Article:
Towards a Communicative Theory of International Law

By Meyer, Timothy | Melbourne Journal of International Law, November 2012 | Go to article overview

Towards a Communicative Theory of International Law


Meyer, Timothy, Melbourne Journal of International Law


FORMALISM AND THE SOURCES OF INTERNATIONAL LAW: A THEORY OF THE ASCERTAINMENT OF LEGAL RULES BY JEAN D'ASPREMONT (OXFORD, UK: OXFORD UNIVERSITY PRESS, 2011) 288 PAGES. PRICE 60.00 [pounds sterling] (HARDCOVER) ISBN 9780199696314.

CONTENTS

I    Introduction
II   The Role of Formalism in Finding International Law
III  A Communicative Theory of International Law
       A  A Need for Formalism?
       B  Communication and Expectations
IV   Conclusion

'The Lord came down to see the city and the tower the people were building. The Lord said, "If as one people speaking the same language they have begun to do this, then nothing they plan to do will be impossible for them."'

--Genesis 11: 5-6

I INTRODUCTION

Article 38 of the Statute of the International Court of Justice proclaims that the Court shall apply 'international conventions', 'international custom', 'the general principles of law recognized by civilized nations', and as a subsidiary means for the determination of the rules of law, 'judicial decisions and the teachings of the most highly qualified publicists'. Although expressly framed as a list of applicable law in disputes before the International Court of Justice ('ICJ') and not as an exhaustive list of the sources of international law, generations of law students have been taught that the sources of international law can be found simply by reading art 38. Armed with this succinct menu, graduates sally forth into international legal practice where they find that the neat world of art 38 is a fiction.

For upon entering international legal practice in almost any field it is readily apparent that art 38 misses entire categories of norms that international lawyers and states appear to treat as if they have some legal consequence. In some cases, international lawyers try to resolve this tension by describing putative legal norms as customary international law, despite implausible evidence as to the state practice and opinio juris that accompany them. (1) In other instances, instruments are described as 'soft law', suggesting that they have some legal qualities while lacking others. (2) Some of these soft law norms are created by non-governmental organisations, meaning that under traditional state-centric theories of international law they cannot be binding law. (3) Yet many, if not most, lawyers have the intuition that, despite the traditional doctrine of sources, juris-generation is no longer the sole province of the state. (4) Some scholars have thus produced theories to explain the normative force of new kinds of quasi-legal rules, (5) while others have emphatically pushed back and argued for the preservation of traditional and strict notions of what constitutes 'law'. (6)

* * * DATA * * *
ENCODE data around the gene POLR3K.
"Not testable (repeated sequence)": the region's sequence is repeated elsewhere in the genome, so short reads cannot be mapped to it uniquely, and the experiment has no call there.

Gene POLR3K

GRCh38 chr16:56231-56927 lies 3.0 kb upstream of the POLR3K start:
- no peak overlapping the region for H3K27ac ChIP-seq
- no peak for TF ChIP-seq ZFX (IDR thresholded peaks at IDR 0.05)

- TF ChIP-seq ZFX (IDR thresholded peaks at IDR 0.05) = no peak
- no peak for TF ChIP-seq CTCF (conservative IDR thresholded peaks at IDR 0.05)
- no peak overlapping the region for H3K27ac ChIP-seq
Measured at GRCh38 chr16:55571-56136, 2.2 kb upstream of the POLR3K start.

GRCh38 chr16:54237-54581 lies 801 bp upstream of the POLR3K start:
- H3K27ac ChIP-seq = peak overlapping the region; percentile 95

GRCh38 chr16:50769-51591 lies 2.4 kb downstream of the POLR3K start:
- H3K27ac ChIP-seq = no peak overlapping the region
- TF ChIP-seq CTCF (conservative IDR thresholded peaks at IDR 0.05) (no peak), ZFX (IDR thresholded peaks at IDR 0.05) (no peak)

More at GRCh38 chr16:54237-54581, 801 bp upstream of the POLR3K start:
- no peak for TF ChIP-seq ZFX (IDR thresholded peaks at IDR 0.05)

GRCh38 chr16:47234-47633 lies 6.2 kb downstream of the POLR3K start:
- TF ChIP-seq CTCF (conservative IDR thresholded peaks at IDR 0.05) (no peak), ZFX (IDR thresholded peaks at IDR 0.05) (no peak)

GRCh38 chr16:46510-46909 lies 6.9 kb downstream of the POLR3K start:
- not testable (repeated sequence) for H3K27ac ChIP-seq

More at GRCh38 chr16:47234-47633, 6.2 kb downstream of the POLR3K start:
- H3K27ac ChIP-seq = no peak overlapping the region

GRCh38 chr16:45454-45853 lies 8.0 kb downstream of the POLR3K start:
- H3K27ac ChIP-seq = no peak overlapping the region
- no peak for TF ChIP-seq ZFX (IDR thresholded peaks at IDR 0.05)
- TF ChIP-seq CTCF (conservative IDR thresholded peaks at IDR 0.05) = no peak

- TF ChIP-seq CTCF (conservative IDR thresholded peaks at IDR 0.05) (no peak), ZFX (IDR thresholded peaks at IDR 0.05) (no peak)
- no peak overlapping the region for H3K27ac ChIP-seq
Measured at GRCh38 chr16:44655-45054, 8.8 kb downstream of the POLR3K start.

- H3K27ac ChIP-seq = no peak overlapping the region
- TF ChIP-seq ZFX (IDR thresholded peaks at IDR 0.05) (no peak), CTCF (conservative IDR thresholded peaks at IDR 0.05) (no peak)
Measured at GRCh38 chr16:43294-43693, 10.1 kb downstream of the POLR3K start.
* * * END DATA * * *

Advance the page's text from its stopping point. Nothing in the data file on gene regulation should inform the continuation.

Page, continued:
Into this cacophony enters Jean d'Aspremont, an associate professor of international law at the Centre for International Law at the University of Amsterdam. His book, Formalism and the Sources of International Law, (7) builds on his earlier work published in the European Journal of International Law (8) and the Finnish Yearbook of International Law, (9) among other places. (10)

The book is a greatly welcome addition to the literature on the sources of international law. Drawing on both general and international legal theory, d'Aspremont develops a formalist theory of how linguistic indicators can and should be used to identify legal norms and distinguish them from non-legal norms. The book is divided into eight chapters. The early chapters introduce the study and defend a formalist approach to identifying legal norms, while the middle chapters explore the intellectual history of formalism in legal thought and international legal thought in particular. Later chapters examine critiques of formalism and the deformalisation of sources of international law. The final two chapters present d'Aspremont's theory of formal 'law-ascertainment' (or as I shall sometimes refer to it, identification)--an approach to determining whether a particular instrument or norm gives rise to legal obligations. …

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